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Breaking Open

By Paul Fetler

I tore the thick packaging tape off the box labeled, Very Delicate Ganesha Statue for our Diwali celebration. Lifting the cardboard cover and unwrapping the white towel, my gaze froze. The clay deity’s elephant head with his ornate gold crown was decapitated. In addition, Ganesha’s four human arms, and graceful fingers with painted carmine nail polish were in pieces. 

Eight years ago, after purchasing and peeling the shrink-wrap off the large figurine to celebrate my fiftieth birthday, I realized the statue consisted of a chalky material, more refined, but less sturdy than Plaster of Paris.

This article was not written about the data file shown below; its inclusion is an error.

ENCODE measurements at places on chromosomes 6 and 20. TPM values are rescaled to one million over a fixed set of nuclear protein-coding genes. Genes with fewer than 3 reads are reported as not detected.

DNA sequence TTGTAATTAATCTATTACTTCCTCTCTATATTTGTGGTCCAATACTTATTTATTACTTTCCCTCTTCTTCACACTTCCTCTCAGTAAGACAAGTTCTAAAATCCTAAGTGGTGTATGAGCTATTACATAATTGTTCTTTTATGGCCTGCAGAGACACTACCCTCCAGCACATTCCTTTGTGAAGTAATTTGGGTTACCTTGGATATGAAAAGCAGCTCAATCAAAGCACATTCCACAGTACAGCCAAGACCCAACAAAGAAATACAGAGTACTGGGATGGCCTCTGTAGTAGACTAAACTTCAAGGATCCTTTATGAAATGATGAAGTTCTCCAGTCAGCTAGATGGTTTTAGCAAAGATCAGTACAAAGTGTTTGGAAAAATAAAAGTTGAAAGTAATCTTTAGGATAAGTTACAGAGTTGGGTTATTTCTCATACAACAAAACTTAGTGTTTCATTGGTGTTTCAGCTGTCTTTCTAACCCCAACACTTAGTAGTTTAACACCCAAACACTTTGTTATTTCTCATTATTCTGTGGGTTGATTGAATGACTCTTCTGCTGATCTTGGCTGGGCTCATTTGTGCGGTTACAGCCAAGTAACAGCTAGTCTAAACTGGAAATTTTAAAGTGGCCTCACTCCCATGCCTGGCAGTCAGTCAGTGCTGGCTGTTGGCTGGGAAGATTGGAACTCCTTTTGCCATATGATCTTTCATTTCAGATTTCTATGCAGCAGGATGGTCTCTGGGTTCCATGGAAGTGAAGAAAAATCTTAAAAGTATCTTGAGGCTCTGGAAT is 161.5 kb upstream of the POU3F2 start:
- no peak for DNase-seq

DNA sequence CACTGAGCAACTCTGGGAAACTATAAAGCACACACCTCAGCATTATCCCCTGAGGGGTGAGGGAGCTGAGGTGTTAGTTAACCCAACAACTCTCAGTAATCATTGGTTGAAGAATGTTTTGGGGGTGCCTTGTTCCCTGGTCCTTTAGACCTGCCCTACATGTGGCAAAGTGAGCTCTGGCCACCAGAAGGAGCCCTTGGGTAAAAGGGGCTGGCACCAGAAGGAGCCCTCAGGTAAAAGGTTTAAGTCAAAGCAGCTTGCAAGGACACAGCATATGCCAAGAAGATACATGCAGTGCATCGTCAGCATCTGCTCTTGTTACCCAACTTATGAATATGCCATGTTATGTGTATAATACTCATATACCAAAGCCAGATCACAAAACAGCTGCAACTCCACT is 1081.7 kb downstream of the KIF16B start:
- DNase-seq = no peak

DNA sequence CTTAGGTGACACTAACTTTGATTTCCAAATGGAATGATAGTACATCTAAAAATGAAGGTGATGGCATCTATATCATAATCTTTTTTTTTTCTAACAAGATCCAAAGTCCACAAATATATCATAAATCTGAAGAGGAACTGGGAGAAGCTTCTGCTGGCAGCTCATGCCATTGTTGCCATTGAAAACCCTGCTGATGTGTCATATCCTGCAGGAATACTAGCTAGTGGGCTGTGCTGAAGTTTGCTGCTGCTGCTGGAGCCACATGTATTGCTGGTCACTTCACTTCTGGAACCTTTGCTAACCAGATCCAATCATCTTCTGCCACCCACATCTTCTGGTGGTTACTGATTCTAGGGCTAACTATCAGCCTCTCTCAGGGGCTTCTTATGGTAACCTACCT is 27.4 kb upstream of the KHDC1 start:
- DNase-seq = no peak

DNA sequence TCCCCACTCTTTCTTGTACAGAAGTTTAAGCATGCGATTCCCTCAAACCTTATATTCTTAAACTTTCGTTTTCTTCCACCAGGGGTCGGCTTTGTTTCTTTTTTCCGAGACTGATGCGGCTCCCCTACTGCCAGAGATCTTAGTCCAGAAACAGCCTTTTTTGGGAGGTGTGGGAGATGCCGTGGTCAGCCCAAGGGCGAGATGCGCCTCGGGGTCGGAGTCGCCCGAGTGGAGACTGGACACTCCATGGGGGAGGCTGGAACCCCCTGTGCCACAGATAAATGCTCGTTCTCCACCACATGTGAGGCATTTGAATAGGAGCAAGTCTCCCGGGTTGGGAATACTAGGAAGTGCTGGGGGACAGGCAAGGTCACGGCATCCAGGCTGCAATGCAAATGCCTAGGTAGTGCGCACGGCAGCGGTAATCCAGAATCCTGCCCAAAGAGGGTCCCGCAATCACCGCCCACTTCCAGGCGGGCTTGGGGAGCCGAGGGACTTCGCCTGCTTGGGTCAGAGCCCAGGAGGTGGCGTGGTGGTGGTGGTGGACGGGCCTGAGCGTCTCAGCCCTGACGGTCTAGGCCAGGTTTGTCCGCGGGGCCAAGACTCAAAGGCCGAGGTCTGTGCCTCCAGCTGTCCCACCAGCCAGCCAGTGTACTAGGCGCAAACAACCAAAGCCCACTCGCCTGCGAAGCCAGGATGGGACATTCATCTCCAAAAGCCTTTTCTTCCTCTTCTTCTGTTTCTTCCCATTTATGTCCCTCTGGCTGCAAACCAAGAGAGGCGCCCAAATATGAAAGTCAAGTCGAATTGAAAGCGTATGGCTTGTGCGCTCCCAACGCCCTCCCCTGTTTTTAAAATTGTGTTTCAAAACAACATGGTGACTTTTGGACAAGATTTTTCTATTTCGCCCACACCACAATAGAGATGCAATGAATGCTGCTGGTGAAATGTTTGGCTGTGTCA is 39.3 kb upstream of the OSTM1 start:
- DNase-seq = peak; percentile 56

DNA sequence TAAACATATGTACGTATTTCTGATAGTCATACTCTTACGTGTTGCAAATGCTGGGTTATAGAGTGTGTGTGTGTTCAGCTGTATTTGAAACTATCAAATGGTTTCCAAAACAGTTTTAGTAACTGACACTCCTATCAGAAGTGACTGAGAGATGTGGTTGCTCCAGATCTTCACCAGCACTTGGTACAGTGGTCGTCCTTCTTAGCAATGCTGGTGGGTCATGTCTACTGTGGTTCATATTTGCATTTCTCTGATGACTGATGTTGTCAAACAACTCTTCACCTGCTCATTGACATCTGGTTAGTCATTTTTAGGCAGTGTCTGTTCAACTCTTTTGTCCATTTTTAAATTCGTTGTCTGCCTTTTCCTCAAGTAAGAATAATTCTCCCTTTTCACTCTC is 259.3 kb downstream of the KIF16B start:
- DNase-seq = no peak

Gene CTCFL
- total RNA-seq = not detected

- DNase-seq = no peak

I suspected the Ganapati altarpiece, imported from India, had been manufactured to be worshiped at a festival, and then placed in sacred waters, such as the Ganges, to dissolve. Unlike countless other mass-produced deities with fluorescent hues, he had drawn me in as if spotting an old friend at a party of strangers. Ganesha’s almond-shaped eyes, one now partly chipped off, were painted with tenderness.

Perhaps it was superstition, but I sensed the dismembered deity signified that chunks of my life were going to fall off.  


A few weeks later, my dear friend Sue abruptly passed away. Hearing the news, I felt too dizzy to work. I closed my eyelids and noticed my heart thumping. My subconscious projected scenes of our intertwined encounters of thirty-five years.